When songs talk back
You mention about songs in conversation...
I know a song, where there are four people "talking" (possibly more, if you're singing along and swaying to its rythym), from the one and only.... Paul Simon - "Run That Body Down" - gorgeous song 🧘🌌
Jena, I’ve been listening to Tom Jones this morning ... so
Tom Jones' expansive discography is crazy good. Two classics: "It's Not Unusual" and "Delilah". Here's a conversation between the two:
It's Not Unusual":
> Tom 1: "It's not unusual to be loved by anyone,
> It's not unusual to have fun with anyone."
> Tom 2: "I saw the light on the night that I passed by her window,
> I saw the flickering shadow of love on her blind."
"It's Not Unusual:
> Tom 1: "But when I see you hanging about with anyone,
> It's not unusual to see me cry, I wanna die."
> Tom 2: "She was my woman,
> As she deceived me, I watched and went out of my mind."
> Tom 1: "Why can't this crazy love be mine?"
> Tom 2: "Why, why, why Delilah?"
From this dialogue, we can trace the trajectory of a tumultuous relationship. Initially, Tom 1 sings of the joy and universality of love, and the pain of seeing a loved one with someone else. On the other hand, Tom 2 provides context to the relationship, revealing a betrayal that has led him to anguish. His merged voices reflect the complexity of love — its highs and lows, joys and sorrows.
We learn about the unpredictable nature of love, the ecstasy of being in love, the pain of jealousy and betrayal, and the despair that can come from losing a cherished relationship.
Jena! I like this idea of songs jawing!!
Laura La Sottile
I replied to a post on Ask E. Jean with your idea!
I think this is what you mean by songs conversing. Jena, let me know if on the right track. 😊
Pairing of "Every Breath You Take" by The Police and "Shadows of the Night" by Pat Benatar.
"Every Breath You Take" (The Police)
“Every breath you take and every move you make / Every bond you break, every step you take, I'll be watching you.”
On the surface, this song can be interpreted as a romantic ballad, but Sting, the song's writer and The Police's lead singer, has revealed that it's more about control, surveillance, and possessiveness. It has been described as representing the darker side of love, where love morphs into obsession and surveillance.
The song's haunting melody, coupled with its persistent rhythm, emphasizes a sense of incessant watching and monitoring.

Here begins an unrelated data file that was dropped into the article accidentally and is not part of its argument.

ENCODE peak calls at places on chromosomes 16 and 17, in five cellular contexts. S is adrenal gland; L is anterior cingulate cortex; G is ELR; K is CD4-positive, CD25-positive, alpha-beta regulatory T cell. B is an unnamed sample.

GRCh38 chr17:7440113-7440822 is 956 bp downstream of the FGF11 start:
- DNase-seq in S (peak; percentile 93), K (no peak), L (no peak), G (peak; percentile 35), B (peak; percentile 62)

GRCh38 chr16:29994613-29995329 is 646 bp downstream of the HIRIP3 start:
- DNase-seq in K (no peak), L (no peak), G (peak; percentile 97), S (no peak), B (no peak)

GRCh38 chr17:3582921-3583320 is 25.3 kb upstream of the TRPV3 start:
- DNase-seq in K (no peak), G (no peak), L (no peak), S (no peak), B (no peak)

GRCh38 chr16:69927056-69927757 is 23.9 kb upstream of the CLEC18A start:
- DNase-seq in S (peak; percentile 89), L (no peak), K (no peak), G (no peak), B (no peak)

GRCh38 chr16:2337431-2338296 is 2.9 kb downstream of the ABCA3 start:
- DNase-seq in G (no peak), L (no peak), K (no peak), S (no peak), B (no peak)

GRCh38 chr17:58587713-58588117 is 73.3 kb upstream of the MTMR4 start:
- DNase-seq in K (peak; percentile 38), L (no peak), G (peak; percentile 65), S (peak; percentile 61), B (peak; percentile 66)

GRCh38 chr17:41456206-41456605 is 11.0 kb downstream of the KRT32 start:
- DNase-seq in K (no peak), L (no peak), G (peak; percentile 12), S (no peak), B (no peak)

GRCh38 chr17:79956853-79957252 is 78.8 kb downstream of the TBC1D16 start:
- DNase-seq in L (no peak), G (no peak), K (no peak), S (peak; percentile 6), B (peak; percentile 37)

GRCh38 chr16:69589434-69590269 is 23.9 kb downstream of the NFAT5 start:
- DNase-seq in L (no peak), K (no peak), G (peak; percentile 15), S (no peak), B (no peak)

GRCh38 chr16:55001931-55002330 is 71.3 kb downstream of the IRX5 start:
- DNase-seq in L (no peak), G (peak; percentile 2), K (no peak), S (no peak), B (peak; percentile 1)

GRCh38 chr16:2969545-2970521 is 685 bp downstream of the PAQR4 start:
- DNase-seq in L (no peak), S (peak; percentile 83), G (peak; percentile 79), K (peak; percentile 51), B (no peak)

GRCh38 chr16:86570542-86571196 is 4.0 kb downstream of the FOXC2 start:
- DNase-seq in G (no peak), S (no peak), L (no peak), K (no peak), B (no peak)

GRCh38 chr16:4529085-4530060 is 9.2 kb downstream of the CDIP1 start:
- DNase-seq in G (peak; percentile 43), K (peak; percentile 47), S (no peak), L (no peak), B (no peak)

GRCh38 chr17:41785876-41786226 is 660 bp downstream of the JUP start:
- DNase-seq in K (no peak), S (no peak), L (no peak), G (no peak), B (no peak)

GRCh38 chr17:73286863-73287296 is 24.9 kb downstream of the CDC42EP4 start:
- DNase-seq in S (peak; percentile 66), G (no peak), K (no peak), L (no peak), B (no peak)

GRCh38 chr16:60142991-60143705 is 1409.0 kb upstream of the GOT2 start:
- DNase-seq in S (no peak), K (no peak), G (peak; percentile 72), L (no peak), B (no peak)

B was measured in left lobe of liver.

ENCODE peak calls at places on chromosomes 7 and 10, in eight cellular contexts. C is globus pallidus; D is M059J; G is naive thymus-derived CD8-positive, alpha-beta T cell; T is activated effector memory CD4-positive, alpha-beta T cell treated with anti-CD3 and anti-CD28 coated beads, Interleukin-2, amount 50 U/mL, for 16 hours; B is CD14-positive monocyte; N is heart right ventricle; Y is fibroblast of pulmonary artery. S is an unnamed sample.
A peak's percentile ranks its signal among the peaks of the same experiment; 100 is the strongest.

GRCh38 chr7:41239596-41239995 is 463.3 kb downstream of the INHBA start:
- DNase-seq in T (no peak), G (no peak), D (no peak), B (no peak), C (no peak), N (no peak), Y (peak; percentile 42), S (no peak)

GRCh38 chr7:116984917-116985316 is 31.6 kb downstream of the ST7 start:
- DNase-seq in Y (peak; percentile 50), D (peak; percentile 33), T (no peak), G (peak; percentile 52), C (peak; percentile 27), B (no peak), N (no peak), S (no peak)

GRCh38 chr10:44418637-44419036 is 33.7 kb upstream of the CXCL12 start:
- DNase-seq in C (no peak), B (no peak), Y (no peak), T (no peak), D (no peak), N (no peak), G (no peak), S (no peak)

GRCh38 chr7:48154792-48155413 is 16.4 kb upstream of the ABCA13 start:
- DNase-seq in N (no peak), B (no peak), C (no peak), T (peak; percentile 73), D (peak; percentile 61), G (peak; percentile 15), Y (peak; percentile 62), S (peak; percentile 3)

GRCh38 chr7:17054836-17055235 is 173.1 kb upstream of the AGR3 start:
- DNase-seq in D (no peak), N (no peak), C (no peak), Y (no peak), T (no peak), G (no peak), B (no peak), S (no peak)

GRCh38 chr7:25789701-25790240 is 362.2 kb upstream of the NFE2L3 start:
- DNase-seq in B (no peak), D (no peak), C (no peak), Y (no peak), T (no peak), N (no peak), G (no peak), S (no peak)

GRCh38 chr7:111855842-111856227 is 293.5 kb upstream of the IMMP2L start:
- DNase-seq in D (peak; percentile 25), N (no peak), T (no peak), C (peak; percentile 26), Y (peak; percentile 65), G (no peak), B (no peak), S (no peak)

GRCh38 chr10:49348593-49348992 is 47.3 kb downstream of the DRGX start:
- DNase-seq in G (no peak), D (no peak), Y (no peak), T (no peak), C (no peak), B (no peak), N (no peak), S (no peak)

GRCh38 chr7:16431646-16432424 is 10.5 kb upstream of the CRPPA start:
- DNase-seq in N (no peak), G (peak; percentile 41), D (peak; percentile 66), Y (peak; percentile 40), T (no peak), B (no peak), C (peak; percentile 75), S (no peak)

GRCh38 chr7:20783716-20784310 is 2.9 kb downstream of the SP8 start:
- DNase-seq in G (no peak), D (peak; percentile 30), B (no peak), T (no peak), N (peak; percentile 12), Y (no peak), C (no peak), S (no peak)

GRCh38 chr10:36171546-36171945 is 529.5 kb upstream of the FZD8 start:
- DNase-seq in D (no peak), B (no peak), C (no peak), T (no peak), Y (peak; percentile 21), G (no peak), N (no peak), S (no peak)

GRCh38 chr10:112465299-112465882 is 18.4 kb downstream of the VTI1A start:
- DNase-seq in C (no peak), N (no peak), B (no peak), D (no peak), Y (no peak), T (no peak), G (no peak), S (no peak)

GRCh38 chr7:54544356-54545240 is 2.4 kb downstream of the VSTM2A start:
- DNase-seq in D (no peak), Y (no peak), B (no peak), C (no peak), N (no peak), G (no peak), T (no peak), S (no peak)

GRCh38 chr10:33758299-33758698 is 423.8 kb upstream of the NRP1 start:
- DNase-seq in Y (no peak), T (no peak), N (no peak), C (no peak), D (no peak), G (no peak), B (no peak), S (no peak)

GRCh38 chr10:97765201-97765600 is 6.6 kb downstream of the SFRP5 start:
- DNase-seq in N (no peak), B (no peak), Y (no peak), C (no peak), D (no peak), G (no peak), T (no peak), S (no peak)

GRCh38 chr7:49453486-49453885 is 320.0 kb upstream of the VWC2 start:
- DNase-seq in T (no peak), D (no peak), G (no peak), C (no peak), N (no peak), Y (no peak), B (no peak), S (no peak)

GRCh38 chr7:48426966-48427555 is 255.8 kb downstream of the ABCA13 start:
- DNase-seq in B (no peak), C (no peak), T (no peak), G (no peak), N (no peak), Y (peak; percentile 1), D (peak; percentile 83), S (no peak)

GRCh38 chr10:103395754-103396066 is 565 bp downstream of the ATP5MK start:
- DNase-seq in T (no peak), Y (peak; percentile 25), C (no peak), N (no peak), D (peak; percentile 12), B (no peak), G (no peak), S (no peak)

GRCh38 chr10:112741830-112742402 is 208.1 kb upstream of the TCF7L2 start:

"Shadows of the Night" (Pat Benatar)
“We're running with the shadows of the night / So baby take my hand, it'll be all right.”
The song encourages listeners to cast aside their fears and doubts. It speaks of finding comfort in companionship, even when faced with the unknown or the challenging aspects of life. It offers a message of protection, assurance, and encouragement.
The uplifting and empowering music in "Shadows of the Night" contrasts with the more ominous tone of "Every Breath You Take." Benatar's powerful vocals bolster the sense of determination and strength in the face of adversity.
While "Shadows of the Night" emphasizes the protection offered by companionship, "Every Breath You Take" leans more towards possession. This stark contrast highlights the difference between wanting the best for someone versus wanting them only for oneself.
"Every Breath You Take" blurs the boundaries of personal space and intimacy, suggesting a watchful, ever-present gaze. In contrast, "Shadows of the Night" speaks of intimacy as a shared experience, where two individuals come together to face the world.
While both songs touch on love, their perspectives differ. "Every Breath You Take" can be seen as a warning about how love can turn unhealthy when it becomes about possession and control. "Shadows of the Night" paints a more positive picture, where love is a source of strength and support.
The pairing of these songs serves as a reminder of the complexities of love and relationships. It underscores the importance of mutual respect and understanding. It's vital to recognize when love turns into obsession, and it's equally important to understand the distinction between genuine protection and overbearing control. This musical conversation offers a reflection on the nature of relationships and challenges listeners to evaluate their understanding of love, trust, and boundaries.